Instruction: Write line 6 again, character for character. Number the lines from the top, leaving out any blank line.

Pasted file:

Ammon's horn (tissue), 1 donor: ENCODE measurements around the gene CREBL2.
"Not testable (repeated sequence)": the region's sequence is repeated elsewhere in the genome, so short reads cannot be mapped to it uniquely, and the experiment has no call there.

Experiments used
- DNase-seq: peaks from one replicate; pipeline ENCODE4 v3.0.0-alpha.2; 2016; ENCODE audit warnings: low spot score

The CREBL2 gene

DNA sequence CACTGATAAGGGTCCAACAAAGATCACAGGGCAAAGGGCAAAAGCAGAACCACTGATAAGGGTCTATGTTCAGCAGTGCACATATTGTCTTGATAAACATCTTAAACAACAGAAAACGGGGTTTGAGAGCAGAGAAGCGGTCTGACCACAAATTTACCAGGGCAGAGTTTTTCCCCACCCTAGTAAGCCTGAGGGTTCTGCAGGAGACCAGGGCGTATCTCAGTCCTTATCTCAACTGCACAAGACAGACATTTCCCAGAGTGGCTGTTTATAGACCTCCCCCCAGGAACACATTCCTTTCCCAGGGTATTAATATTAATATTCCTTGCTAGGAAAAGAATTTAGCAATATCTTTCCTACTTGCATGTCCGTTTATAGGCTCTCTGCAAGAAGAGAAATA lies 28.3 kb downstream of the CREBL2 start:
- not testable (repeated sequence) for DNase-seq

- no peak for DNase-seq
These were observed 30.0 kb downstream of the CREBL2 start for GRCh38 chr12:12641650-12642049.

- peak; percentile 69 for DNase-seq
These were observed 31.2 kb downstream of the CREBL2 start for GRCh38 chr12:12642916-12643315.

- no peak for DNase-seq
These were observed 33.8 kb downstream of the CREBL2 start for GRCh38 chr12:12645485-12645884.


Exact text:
DNA sequence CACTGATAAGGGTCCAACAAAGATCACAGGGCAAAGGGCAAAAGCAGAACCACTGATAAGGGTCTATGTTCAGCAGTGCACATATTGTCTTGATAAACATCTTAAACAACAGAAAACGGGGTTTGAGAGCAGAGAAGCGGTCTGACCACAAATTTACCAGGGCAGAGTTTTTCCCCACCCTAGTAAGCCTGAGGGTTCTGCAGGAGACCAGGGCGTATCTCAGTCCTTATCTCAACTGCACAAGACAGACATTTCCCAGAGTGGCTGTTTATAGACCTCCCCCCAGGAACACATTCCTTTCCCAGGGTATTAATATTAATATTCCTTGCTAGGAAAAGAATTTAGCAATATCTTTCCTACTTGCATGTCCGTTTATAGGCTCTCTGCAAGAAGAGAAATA lies 28.3 kb downstream of the CREBL2 start: